Let’s just get right into it: if you’re at all a fan of Naughty Dog’s famed video game series, Sony’s film adaptation of Uncharted is more than likely not going to deliver what you’re looking for. Everyone worried that Tom Holland and Mark Wahlberg were miscast as Nathan Drake and Sully will, unsurprisingly, be proved correct. If you’re at least expecting a promising start to how Holland and Wahlberg could fully evolve into the leads we all know and love later down the line, that’s not really here either. Still, with all of this in mind, Uncharted is somehow not the worst video game adaptation Hollywood has lazily churned out. Of course, that’s not a very high bar to begin with.
You’re probably thinking how this could not be one of the worst video game films with everything just said, but this take on Uncharted does manage to nail certain key aspects from the games. Having been in development limbo for now over a decade, going through numerous writers and directors including David O. Russell (Silver Linings Playbook), Shawn Levy (Free Guy), Dan Trachtenberg (10 Cloverfield Lane), and Travis Knight (Bumblebee), you would hope that the spirit of the source material would be achieved at the bare minimum. Who would have thought that it would all come down to Zombieland filmmaker Ruben Fleischer in the end? And surprisingly, he does a serviceable job in maintaining a high-adrenaline, swashbuckling adventure – one that kind of feels similar to what the games had to offer!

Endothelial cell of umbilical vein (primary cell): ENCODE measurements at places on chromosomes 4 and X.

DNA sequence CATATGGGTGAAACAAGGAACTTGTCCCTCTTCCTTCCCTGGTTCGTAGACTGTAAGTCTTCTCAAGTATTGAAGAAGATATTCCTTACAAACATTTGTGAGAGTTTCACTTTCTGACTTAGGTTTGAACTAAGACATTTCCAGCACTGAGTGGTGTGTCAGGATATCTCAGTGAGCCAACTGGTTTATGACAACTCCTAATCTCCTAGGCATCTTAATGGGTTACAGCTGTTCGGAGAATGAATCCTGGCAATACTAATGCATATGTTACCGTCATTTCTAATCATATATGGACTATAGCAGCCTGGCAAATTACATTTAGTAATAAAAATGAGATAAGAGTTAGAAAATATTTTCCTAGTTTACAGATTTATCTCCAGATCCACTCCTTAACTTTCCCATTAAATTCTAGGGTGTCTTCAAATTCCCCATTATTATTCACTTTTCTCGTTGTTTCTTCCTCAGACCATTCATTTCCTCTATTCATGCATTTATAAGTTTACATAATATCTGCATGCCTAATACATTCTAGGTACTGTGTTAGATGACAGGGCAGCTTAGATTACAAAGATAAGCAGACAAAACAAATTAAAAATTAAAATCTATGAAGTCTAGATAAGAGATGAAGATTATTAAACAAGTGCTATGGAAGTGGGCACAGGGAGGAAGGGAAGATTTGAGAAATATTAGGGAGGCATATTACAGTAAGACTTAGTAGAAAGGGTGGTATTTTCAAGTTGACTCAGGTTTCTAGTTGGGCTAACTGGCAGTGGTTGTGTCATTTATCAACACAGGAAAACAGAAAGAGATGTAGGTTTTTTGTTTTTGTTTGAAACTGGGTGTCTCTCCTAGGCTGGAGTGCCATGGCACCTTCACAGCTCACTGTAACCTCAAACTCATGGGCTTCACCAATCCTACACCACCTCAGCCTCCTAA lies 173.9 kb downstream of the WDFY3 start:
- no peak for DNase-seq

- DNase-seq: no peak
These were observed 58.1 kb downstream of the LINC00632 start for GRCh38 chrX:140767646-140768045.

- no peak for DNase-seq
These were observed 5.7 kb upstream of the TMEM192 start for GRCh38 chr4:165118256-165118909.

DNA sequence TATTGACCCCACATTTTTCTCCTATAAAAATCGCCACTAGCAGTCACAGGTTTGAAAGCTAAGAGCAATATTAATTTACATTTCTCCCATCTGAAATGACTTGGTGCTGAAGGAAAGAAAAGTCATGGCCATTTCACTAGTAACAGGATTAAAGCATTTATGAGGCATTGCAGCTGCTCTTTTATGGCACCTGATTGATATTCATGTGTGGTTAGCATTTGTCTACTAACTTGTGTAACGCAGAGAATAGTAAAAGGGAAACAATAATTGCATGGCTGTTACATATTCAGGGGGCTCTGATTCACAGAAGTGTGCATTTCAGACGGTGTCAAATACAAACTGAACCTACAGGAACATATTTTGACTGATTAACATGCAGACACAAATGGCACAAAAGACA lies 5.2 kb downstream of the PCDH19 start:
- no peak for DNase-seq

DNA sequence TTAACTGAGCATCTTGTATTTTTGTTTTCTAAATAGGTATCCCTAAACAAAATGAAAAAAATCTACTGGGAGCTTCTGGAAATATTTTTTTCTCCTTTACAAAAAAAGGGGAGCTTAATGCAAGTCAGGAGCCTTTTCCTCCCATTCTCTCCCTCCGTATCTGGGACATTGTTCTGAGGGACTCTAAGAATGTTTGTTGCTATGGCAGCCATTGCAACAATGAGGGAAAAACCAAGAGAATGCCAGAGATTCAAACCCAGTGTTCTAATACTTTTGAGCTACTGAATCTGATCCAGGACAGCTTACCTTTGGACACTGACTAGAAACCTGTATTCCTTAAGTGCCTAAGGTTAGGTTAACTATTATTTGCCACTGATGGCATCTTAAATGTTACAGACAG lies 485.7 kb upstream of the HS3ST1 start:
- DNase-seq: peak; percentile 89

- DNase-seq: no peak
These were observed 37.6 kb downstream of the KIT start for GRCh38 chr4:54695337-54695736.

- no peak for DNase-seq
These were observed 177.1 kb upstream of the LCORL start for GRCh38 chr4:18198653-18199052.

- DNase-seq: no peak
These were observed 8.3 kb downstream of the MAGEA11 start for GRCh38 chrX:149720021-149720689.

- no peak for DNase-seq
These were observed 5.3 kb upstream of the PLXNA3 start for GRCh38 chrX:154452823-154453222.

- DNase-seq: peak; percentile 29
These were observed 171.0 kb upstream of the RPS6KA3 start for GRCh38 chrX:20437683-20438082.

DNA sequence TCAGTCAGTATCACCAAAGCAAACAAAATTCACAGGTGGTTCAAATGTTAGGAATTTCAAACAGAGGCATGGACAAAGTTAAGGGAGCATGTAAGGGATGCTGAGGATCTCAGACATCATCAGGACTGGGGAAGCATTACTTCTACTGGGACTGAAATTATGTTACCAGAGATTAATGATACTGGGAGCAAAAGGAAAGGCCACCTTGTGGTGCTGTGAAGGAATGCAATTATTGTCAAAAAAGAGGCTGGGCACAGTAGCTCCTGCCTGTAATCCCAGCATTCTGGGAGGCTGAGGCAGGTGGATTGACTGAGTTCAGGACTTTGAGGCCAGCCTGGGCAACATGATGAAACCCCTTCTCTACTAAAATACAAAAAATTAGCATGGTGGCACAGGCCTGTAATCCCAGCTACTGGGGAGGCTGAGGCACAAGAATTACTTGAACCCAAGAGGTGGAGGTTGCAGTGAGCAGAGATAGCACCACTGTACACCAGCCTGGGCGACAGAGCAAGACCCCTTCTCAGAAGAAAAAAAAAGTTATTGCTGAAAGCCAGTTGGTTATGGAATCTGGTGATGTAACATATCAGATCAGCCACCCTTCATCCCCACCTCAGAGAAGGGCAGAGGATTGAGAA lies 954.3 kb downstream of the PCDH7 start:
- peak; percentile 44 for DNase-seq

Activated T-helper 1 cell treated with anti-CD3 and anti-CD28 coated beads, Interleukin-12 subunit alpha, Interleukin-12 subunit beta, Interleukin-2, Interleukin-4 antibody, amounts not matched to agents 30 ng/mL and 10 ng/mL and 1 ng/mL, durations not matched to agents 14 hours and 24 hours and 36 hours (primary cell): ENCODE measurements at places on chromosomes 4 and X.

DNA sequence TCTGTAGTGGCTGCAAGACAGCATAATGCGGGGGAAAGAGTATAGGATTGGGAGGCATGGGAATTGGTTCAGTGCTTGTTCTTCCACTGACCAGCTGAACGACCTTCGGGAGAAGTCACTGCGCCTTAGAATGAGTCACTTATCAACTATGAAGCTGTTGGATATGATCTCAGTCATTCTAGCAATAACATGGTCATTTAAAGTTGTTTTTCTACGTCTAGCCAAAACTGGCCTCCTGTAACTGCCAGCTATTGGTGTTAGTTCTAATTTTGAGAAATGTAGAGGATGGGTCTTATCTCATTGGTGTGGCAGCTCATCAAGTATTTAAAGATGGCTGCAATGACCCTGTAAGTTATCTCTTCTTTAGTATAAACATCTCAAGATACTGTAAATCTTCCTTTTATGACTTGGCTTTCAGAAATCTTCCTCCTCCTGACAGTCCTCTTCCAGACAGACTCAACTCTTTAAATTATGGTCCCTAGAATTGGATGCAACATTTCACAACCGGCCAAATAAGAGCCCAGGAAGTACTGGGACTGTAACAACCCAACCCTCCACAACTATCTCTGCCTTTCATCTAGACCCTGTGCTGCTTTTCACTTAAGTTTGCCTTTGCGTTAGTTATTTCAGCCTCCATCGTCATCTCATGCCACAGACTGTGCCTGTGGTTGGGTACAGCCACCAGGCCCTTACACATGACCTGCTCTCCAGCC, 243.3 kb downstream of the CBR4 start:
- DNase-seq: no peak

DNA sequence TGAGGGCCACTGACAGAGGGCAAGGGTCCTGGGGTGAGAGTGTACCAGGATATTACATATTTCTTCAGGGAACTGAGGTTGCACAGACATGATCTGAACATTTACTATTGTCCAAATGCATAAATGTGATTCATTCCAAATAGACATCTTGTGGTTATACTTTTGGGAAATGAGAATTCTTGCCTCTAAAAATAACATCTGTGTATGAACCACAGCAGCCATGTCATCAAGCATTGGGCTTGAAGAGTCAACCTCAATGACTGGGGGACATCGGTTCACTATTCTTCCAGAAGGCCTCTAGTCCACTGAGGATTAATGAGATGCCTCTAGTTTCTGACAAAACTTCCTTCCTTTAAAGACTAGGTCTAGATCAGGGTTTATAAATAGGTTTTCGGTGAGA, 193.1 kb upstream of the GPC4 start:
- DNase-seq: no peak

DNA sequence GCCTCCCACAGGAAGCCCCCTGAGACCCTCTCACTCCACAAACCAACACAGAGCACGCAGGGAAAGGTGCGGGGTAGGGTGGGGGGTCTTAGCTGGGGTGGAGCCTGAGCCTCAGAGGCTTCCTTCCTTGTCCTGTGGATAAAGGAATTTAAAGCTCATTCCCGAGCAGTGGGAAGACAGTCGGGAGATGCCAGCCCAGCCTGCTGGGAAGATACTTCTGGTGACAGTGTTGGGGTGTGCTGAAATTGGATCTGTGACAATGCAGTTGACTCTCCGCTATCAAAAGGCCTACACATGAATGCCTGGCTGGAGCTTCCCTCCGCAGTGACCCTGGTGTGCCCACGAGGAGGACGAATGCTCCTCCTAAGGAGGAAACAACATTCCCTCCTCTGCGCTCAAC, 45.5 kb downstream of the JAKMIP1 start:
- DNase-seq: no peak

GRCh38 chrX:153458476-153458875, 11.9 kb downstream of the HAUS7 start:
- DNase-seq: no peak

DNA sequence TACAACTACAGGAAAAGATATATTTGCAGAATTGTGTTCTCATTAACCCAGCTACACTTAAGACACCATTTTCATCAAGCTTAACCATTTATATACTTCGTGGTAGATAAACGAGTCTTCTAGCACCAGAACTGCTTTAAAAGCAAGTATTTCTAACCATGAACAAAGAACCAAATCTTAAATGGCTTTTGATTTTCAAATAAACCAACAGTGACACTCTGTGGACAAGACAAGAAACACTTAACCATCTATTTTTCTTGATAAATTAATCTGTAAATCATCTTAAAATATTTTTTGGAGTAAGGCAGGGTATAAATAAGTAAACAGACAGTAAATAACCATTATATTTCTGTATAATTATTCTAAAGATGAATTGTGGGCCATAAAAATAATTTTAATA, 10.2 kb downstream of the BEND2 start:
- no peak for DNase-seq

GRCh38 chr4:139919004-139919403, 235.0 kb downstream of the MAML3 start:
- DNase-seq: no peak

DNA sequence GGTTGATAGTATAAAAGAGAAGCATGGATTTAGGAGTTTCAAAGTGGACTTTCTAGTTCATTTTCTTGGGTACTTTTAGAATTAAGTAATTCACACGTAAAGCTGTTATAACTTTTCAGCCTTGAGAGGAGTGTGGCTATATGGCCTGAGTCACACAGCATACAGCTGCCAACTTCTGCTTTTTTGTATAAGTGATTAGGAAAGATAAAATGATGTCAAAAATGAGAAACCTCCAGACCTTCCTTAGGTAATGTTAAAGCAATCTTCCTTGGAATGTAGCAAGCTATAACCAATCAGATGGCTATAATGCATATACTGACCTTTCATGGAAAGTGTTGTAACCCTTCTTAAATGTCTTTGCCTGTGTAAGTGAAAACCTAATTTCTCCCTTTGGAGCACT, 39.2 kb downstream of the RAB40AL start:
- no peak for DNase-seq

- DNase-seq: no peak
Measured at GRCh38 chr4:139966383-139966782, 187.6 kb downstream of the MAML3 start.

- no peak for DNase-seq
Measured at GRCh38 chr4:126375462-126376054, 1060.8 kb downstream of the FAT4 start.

The film borrows the most from Uncharted 4: A Thief’s End, with the bond between Nathan and his long-lost brother Sam (Rudy Pankow) being front and center. After working as a bartender and petty part-time thief, Nathan Drake is contacted by Victor Sullivan to help him complete the quest that Sam started. After the two brothers were separated as young orphans, Sam went on to unravel the mystery behind the fabled hidden gold of Ferdinand Magellan – the Portuguese explorer who mastered the first expedition around the world – that is until he went missing. Nathan reluctantly takes up Sully’s offer, hoping to find an answer to his brother’s absence for all these years. Along the way, our heroes team up with fellow explorer Chloe Frazer (Sophia Ali), race against rival thieves (lead by Tati Gabrielle), and learn the in and outs of treasure hunting the hard way, as Nathan gets thrown out of a cargo plane somewhere in between.
Ruben Fleischer’s work here is a notable step up from his usual repertoire. He commits to the far-out nature of the franchise to the best he can. This leads to some imaginative set pieces, besides the plane sequence stripped directly from Drake’s Deception, that do fit within the Uncharted brand. Although the action may not be as insane as in the games, a few memorable moments make for a decent first try. These efforts in keeping the frolicking adventure aspect alive are, however, not enough when you have miscast leads and a subpar script. To pin the total blame on just one area would be unfair. From the main casting to its mix mash of original ideas and plot threads taken directly from the games, any of these notable changes could have still worked in theory, yet it’s clear that they don’t because Uncharted is evidently tailored as a safe crowd-pleaser by the studio, maximized for a guaranteed box office (to make all the years in production worth it) even if that risks betraying the games.